July 3, 2020

Grinnell received a visit at the offices of the Claude W. and Dolly Ahrens Foundation on June 22, from Gov. Kim Reynolds and Lt. Gov. Adam Gregg. Reynolds said she had read of the Grinnell Food Coalition and wanted to hear about it first-hand. The state officials heard Grinnellians describing how food insecurity and child care for essential workers are being addressed by Grinnellians helping their fellow citizens.

Joe Bagnoli, a member of the Grinnell Food Coalition, describing the local program which provides bi-weekly vouchers redeemable at Fareway, Hy-Vee, McNally’s and the local Farmers Market, to those in need as a result of unemployment due to the COVID-19 pandemic.

He noted that the coalition is currently serving around 100 families, about 20 percent of estimates of county families who lost jobs during the pandemic, and describing ways the coalition created a resource guide listing a wide range of local services for those newly unemployed and unfamiliar with how to access help.

Bagnoli several times emphasized that the coalition is one of many community partners working together to help those the economic effect of the pandemic have harmed. He said broad community partnerships have created a public-private-school-church partnership and introduced other partners.

Supt. Janet Stutz said the school district is providing 4,000 “grab-and-go” meals per week, noting those are for children ages one to 18 and that parents or other family members in the home can still be food-insecure. The school district is including coalition vouchers in the meals as well as a flier explaining how to receive vouchers regularly.

Bagnoli noted that the Claude W. and Dolly Ahrens Foundation, host of the gathering, has provided back office support and created marketing materials, including the fliers seeking those in need and the resource guide, so popular the foundation had no copies to provide to Reynolds.

Grinnell City Manager Russ Behrens told Reynolds that the city had applied for and been granted $45,000 in state grants of federal CARES Act funds, giving $25,000 to the coalition and $20,000 t0 the new local child care provider, LINK Grinnell. Behrens thanks Reynolds for the grant.

Reynolds and Gregg described several state programs designed to combat food insecurity, including helping food banks get stocks of food during the worst to the pandemic, a program distributing beef to get hogs which would otherwise have been destroyed due to lack of packing plant capacity to rural lockers to be butchered and donated to food banks, and consideration being given to doing the same with turkey and eggs.

Bagnoli noted that another partner is the Grinnell Ministerial Association, adding that Grinnellians are fortunate to live in a community where the coalition’s biggest problem is finding people in need who have not come forward to ask for help.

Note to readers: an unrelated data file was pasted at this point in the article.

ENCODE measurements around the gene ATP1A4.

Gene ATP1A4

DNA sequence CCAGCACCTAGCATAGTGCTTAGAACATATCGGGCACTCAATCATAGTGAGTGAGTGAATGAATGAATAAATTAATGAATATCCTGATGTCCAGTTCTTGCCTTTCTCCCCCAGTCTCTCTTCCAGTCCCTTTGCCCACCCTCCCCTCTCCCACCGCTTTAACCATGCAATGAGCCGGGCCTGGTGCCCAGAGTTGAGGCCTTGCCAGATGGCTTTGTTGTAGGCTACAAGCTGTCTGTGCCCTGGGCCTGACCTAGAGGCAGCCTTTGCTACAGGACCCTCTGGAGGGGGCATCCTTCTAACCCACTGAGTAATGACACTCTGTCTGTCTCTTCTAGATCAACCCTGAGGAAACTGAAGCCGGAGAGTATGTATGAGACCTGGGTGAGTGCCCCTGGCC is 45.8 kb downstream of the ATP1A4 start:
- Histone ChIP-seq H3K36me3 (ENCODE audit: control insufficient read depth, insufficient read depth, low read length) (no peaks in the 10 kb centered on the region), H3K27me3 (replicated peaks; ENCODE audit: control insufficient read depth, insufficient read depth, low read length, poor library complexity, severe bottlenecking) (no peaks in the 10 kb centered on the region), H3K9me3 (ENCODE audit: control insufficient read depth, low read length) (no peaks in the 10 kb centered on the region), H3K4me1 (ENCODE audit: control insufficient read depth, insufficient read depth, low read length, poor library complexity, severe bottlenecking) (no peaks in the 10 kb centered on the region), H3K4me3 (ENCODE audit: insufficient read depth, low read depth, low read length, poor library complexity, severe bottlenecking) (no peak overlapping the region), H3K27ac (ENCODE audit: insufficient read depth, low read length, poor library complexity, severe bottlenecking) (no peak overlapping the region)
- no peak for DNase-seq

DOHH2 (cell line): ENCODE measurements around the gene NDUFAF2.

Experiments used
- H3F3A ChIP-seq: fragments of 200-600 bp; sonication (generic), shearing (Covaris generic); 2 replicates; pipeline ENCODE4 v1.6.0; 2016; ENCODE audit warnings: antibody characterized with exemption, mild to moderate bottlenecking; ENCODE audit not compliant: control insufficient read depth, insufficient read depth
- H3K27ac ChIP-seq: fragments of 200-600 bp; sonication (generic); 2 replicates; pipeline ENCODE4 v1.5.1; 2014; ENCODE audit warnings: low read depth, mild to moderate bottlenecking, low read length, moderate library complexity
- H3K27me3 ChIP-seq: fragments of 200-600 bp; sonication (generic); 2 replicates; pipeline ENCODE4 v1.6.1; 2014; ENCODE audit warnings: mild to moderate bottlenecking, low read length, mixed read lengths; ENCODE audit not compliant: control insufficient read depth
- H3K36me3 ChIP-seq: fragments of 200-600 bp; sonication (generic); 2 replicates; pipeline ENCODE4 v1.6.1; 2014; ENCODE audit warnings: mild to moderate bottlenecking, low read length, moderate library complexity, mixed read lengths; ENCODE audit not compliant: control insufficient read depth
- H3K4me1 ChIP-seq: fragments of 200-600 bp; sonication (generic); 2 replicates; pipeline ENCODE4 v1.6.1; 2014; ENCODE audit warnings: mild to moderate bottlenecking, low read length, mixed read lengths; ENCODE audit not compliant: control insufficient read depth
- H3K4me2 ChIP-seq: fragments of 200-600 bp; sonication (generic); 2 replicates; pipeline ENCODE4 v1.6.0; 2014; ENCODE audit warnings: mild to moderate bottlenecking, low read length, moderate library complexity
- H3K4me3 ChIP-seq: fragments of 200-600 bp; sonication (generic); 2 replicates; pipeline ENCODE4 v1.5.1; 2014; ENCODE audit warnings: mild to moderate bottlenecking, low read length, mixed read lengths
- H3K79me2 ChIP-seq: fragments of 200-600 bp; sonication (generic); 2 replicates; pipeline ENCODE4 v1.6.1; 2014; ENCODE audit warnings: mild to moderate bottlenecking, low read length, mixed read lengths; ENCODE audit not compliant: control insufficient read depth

Grinnell College Chaplain Deanna Shorb agreed, noting that families with children can be found in several ways but families without children and the elderly can also be in need and be harder to find if they do not step forward to request help.

Bagnoli said that the coalition has created ambassadors, people whose work places them in contact with the food-insecure and has given them applications and grocery vouchers to hand out to make recipients aware of the program. He introduced Mindy Clayton of MICA, several of whose employees are ambassadors.

LINK Grinnell Director, Chad Nath, explained to Reynolds that LINK received a grant like that for the coalition from federal pandemic funds and used the grant to pay for child care for essential workers such as those in hospitals, nursing homes and food service so the parent paid nothing for child care while performing essential duties. Nath thanked Reynolds for the Department of Human Resources processing licenses quickly for child care during the worst of the emergency shutdown.

Reynolds asked what other needs people in the community have, and Stutz responded that the schools expect to see children in the fall who need to improve their social and emotional health once the lockdown and closure of schools are over.

Bagnoli told Reynolds that “I’ve been amazed at both the generosity in the community and the creativity in the community in terms of finding solutions.” Nath agreed, nothing that “the community is amazing. All we have to do is ask, and we get tremendous support.”

Reynolds closed the meeting by saying: “This is incredible. Thank you so much. On so many levels, you’re just stepping out and taking care of your community and Iowans.

“Sometimes all we hear is the bad stuff,” Reynolds said in conclusion. “I can’t even begin to tell you how good it is to hear about these things. I’m proud of Iowa, and this is a great, great example of people stepping up in the local community and not just identifying a need but actually making a solution happen.”

Stutz, who arrived in Grinnell in 2016, is completing her fourth year as superintendent. She told Reynolds that, “in 35 years of working in education I’ve never seen anything like this community. It’s amazing the support we get.”